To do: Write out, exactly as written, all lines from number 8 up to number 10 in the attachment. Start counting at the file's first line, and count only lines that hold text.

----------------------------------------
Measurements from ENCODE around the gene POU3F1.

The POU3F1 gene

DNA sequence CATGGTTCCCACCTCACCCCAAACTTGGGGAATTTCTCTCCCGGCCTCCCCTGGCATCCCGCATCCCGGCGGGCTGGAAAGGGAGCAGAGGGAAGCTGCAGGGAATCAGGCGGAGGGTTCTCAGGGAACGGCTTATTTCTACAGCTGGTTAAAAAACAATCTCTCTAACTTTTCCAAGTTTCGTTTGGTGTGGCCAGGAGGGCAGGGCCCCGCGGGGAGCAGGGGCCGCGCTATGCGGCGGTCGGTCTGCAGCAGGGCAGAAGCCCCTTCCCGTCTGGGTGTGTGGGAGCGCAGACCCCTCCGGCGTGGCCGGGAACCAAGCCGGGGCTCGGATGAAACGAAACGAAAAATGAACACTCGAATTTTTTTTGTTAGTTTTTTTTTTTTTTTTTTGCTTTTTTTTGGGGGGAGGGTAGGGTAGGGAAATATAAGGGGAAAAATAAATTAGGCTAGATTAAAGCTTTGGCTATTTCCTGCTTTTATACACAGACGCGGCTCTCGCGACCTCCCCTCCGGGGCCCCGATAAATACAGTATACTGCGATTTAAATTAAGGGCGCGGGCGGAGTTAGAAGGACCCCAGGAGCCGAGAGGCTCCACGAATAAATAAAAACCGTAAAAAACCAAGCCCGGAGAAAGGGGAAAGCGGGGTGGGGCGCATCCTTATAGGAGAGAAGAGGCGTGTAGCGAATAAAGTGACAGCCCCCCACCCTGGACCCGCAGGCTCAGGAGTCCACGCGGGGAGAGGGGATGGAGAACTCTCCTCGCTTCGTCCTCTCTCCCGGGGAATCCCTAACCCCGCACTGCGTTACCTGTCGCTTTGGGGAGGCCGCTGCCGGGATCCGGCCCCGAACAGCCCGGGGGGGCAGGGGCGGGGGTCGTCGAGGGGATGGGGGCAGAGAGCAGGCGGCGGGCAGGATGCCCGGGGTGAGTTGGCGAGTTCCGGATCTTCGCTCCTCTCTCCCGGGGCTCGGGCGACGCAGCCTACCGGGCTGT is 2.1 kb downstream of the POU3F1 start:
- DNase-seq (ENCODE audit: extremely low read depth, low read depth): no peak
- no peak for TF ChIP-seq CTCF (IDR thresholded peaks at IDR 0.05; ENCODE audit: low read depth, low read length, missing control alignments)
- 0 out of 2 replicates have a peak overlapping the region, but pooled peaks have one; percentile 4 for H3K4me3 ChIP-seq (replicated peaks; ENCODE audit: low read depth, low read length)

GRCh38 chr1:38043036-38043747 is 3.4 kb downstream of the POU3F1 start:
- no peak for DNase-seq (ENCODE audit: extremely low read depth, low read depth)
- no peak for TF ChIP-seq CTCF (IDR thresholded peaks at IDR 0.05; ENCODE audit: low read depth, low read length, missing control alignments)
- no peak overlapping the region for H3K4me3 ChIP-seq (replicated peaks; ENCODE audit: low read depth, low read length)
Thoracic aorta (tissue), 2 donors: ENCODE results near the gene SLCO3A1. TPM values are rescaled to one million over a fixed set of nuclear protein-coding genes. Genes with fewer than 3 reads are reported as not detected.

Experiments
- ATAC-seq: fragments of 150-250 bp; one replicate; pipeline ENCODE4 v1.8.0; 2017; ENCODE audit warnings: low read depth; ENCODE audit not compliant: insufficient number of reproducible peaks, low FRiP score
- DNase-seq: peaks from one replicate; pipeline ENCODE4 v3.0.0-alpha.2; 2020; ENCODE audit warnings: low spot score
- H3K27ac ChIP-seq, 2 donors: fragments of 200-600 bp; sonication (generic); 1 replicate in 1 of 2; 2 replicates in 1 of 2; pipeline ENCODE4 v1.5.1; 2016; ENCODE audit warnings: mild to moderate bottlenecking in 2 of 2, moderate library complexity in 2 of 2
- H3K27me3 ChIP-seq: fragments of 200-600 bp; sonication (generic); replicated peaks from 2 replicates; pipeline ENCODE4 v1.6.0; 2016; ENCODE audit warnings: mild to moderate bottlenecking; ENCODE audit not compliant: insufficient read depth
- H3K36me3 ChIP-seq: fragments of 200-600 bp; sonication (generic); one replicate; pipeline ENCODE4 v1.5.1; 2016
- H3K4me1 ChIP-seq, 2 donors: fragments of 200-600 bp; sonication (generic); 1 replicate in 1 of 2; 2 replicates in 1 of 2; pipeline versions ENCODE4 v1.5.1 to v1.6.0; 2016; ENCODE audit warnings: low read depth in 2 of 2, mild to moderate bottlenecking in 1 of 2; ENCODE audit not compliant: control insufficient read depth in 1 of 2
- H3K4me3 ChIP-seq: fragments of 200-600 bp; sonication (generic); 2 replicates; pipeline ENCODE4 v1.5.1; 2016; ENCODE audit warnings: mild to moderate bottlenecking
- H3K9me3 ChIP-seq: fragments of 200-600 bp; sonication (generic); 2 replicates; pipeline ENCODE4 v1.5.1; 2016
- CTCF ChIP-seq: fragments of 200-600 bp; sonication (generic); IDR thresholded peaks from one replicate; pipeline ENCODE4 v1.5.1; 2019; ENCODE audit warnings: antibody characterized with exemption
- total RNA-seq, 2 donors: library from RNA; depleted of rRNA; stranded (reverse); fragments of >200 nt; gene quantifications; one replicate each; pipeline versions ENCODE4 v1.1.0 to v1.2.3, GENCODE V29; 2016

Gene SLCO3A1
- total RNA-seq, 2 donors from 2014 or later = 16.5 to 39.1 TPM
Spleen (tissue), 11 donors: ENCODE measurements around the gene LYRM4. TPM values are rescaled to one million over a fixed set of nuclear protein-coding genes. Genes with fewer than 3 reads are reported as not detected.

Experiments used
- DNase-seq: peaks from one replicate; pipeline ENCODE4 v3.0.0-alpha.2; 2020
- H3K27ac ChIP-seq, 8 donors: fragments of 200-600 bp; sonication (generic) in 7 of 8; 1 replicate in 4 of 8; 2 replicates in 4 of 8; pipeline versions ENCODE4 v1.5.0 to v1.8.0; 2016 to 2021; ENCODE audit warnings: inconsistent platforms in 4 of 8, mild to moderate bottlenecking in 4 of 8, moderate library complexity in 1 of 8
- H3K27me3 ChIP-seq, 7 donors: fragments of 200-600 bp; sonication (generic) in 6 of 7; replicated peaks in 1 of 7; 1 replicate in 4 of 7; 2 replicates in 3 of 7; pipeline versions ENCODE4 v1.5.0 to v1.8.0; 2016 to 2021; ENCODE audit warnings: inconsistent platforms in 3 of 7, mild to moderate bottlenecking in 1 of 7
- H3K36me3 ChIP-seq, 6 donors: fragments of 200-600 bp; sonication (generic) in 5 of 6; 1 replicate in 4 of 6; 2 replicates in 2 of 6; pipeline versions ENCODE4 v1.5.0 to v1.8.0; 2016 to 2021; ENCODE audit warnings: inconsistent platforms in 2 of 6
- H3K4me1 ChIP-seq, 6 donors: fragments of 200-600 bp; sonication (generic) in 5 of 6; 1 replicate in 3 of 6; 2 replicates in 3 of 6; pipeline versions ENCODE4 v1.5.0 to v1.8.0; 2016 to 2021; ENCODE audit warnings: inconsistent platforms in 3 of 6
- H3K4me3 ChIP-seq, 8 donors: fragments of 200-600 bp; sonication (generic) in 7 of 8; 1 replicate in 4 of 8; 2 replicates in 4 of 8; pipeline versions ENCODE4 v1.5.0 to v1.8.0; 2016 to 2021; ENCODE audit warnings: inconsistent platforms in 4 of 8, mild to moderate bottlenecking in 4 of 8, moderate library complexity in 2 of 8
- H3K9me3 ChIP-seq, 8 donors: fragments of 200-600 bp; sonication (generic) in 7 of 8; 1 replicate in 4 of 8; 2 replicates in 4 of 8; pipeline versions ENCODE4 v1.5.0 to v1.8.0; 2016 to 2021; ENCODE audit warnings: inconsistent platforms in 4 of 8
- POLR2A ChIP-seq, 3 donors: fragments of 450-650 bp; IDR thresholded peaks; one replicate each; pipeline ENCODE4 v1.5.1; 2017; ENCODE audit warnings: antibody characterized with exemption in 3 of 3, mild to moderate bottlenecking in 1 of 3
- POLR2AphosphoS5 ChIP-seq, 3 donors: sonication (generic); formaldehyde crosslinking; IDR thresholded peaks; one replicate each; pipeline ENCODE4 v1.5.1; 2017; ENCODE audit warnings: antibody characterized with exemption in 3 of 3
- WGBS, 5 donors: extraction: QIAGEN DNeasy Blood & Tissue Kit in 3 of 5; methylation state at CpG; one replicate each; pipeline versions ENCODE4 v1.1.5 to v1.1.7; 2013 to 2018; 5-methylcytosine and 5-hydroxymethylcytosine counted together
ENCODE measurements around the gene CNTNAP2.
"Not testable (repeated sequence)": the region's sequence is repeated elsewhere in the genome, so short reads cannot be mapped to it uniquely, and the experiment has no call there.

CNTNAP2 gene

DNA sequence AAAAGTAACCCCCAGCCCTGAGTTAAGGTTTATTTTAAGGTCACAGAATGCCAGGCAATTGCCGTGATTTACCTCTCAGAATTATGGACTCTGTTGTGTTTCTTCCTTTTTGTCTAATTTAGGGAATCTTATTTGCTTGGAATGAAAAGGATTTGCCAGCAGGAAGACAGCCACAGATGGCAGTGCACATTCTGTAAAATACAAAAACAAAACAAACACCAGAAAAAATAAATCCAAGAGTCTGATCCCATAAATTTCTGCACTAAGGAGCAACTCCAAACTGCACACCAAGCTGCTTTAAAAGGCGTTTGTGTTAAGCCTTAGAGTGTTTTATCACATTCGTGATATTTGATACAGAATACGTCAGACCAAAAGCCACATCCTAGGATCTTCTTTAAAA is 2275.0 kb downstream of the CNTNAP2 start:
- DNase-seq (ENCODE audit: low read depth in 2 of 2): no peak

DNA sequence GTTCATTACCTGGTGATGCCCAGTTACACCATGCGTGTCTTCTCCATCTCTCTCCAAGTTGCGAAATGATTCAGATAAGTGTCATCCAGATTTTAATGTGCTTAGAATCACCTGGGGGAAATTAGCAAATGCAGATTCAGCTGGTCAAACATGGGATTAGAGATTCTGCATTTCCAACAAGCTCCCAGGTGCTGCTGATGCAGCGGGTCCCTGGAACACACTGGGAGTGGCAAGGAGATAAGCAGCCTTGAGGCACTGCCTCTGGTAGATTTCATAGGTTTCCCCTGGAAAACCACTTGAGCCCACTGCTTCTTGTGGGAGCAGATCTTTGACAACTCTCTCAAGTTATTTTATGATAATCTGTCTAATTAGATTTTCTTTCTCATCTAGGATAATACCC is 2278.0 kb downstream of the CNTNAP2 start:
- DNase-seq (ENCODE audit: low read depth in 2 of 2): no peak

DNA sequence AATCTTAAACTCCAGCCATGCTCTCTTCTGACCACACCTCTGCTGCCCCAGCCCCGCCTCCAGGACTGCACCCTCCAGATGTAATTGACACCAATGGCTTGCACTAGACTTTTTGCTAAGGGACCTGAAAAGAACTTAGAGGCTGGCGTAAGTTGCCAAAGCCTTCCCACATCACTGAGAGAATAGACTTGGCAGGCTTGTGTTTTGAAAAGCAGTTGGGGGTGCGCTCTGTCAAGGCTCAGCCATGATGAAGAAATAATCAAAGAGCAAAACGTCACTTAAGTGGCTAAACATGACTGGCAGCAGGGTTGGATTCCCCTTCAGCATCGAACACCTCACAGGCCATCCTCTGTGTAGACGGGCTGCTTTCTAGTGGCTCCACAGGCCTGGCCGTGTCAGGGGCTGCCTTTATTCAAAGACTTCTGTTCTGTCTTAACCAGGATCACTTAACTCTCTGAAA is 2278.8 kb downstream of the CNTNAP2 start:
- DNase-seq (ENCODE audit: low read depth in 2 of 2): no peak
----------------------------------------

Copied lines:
- no peak for DNase-seq (ENCODE audit: extremely low read depth, low read depth)
- no peak for TF ChIP-seq CTCF (IDR thresholded peaks at IDR 0.05; ENCODE audit: low read depth, low read length, missing control alignments)
- no peak overlapping the region for H3K4me3 ChIP-seq (replicated peaks; ENCODE audit: low read depth, low read length)